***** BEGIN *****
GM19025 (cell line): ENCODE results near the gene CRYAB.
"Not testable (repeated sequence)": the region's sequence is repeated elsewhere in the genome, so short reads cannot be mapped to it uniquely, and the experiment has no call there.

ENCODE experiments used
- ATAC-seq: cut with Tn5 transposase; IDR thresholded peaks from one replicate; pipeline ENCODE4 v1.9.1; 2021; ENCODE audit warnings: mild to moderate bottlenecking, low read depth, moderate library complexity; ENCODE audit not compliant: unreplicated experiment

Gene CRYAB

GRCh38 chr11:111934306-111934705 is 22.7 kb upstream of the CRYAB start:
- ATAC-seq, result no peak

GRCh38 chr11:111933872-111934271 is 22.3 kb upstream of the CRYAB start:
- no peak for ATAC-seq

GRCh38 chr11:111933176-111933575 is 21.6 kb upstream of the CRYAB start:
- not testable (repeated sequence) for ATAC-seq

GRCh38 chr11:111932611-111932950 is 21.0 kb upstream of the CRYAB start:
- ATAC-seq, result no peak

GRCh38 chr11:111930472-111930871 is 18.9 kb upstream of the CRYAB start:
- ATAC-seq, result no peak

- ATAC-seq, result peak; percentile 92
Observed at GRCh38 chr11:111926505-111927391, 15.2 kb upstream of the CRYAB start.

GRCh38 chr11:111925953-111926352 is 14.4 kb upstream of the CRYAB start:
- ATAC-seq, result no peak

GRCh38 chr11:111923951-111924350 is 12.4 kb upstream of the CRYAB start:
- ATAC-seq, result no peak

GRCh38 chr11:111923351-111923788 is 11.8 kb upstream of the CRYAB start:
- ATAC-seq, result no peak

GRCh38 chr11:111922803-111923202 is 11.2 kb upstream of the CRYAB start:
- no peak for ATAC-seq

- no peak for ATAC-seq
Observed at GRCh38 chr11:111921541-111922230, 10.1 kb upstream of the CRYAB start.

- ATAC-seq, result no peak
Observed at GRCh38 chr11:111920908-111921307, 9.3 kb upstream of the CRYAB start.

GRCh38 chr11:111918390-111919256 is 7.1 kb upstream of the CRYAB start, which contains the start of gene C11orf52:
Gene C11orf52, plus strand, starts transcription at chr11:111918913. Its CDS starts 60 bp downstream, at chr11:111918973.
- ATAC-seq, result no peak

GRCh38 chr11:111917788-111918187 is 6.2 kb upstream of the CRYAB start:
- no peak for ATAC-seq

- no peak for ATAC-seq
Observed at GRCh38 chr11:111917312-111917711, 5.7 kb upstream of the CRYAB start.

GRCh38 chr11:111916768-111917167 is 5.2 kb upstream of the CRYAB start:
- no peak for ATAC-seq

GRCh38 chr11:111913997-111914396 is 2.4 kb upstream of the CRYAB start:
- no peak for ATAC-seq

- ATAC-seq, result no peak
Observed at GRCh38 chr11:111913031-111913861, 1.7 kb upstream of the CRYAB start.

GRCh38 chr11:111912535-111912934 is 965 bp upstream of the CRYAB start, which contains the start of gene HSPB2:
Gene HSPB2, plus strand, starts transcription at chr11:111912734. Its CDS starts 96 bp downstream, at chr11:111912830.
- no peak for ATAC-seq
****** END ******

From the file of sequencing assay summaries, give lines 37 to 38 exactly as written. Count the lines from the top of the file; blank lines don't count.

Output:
GRCh38 chr11:111916768-111917167 is 5.2 kb upstream of the CRYAB start:
- no peak for ATAC-seq